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Canadian Journal of Public Health

, Volume 96, Issue 6, pp 467–470 | Cite as

Health Promotion and Disease Prevention for Older Adults

Intervention Themes and Strategies Used in Québec Local Community Health Centres and Seniors’ Day Centres
  • Lucie RichardEmail author
  • Lise Gauvin
  • Francine Ducharme
  • Céline Gosselin
  • Jean-Philippe Sapinski
  • Maryse Trudel
Article

Abstract

Objective: Despite the considerable potential of disease prevention and health promotion (DPHP) among older adults, extant data suggest that this field of intervention is still underdeveloped. To shed further light on this issue, this paper presents the results of an inventory of DPHP interventions for older adults conducted in local community health centres (CLSCs) and seniors’ day centres in the province of Québec.

Methods: All CLSCs (N=147) and day centres (N=124) were invited to participate (response rates: 74% and 79%). Data were collected through telephone interviews. Interventions were coded according to type of intervention strategies and target themes.

Results: Awareness-raising and health education strategies emerged as the most frequently-cited type of intervention strategies, reported by 77% of CLSCs and 95% of day centres, respectively. The two themes reported by a majority of CLSCs were physical health (87%) and community issues (58%). Lifestyle habits (92%) and social issues (92%) were the two most frequently-cited themes in day centres.

Discussion: DPHP for older adults is substantially well developed in terms of intervention offerings in the two types of organizations under study. However, the range of available interventions requires expansion to increase the potential of DPHP programs to tackle the numerous challenges posed by the aging of the population.

MeSH terms

Health promotion prevention & control aged community health centres 

Résumé

Objectif: En dépit des possibilités considérables que présentent la prévention et la promotion de la santé (PPS) pour les clientèles aînées, les données existantes portent à croire que ce champ d’intervention est encore relativement peu exploité. Afin d’éclairer la réflexion sur cette question, cet article présente les résultats d’un inventaire des interventions de PPS destinées aux aînés et offertes par les CLSC et centres de jour du Québec.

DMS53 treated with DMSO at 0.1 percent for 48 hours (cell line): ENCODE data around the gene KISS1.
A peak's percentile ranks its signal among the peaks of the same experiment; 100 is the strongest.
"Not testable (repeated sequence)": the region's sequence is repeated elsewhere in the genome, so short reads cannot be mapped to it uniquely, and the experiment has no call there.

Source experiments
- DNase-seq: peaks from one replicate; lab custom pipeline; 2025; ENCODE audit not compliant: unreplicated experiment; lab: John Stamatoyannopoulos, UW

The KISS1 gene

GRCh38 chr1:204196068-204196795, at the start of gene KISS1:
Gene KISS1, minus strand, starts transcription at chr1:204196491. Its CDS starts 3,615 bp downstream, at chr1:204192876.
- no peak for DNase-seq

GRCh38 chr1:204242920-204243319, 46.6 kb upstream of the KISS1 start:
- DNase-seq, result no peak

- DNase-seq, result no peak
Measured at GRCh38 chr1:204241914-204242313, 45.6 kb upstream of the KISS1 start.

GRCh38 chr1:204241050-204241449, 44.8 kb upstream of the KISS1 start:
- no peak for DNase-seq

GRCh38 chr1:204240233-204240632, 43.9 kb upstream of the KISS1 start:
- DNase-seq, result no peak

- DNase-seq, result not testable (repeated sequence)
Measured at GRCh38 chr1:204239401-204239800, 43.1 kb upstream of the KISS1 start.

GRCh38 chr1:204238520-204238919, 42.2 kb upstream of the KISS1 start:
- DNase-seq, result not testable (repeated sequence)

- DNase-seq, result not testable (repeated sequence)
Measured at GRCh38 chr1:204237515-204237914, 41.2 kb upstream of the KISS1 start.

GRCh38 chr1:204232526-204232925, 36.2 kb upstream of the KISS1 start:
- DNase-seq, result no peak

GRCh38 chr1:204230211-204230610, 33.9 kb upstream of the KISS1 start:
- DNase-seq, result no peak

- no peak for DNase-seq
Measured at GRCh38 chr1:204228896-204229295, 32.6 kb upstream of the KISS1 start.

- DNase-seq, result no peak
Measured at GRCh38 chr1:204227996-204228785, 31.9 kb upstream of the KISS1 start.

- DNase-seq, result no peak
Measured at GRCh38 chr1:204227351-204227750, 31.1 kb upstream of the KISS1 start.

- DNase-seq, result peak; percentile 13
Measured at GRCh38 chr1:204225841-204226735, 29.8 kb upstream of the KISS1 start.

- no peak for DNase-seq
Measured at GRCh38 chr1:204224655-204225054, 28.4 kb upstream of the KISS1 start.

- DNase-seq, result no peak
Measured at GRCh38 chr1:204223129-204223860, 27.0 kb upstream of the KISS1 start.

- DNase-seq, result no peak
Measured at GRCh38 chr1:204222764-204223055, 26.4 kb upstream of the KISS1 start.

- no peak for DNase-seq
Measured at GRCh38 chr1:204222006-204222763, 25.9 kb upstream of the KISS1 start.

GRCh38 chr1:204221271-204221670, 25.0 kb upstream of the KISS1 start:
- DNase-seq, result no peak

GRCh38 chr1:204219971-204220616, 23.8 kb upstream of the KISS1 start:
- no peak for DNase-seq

Méthode: Tous les CLSC (n=147) et les centres de jour (n=124) ont été invités à participer (taux de réponse: 74 % et 79 %, respectivement). Les données ont été recueillies au moyen d’entrevues téléphoniques. Les interventions recensées ont été codées selon deux dimensions: leurs thématiques et leurs stratégies.

Résultats: Les stratégies d’éducation à la santé et de sensibilisation ressortent comme étant la catégorie de stratégies la plus fréquemment déclarée (dans 77 % des CLSC et 95 % des centres de jour). Par ailleurs, la santé physique (87 %) et les problématiques communautaires (58 %) sont les deux thématiques déclarées par une majorité de CLSC. Du côté des centres de jour, les habitudes de vie (92 %) et les problématiques sociales (92 %) émergent comme étant les thématiques les plus fréquentes.

Discussion: La PPS pour les aînés semble être un secteur d’intervention relativement bien exploité, du moins lorsqu’on considère l’offre de services dans les deux types d’organisations étudiées ici. Toutefois, la gamme des interventions disponibles devra être élargie si l’on veut accroître le potentiel de la PPS eu égard aux nombreux défis que pose le vieillissement de la population.

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Copyright information

© The Canadian Public Health Association 2005

Authors and Affiliations

  • Lucie Richard
    • 1
    • 2
    • 4
    • 5
    Email author
  • Lise Gauvin
    • 2
    • 5
    • 6
  • Francine Ducharme
    • 1
    • 4
  • Céline Gosselin
    • 3
  • Jean-Philippe Sapinski
    • 2
  • Maryse Trudel
    • 2
  1. 1.Faculty of NursingUniversité de MontréalMontréalCanada
  2. 2.GRISUniversité de MontréalCanada
  3. 3.Montreal Public Health DepartmentMontreal-Centre Regional Health and Social Services BoardCanada
  4. 4.Centre de rechercheInstitut universitaire de gériatrie de MontréalCanada
  5. 5.Centre de recherche Léa-Roback sur les inégalités sociales de santé de MontréalCanada
  6. 6.Department of Social and Preventive MedicineUniversité de MontréalUSA

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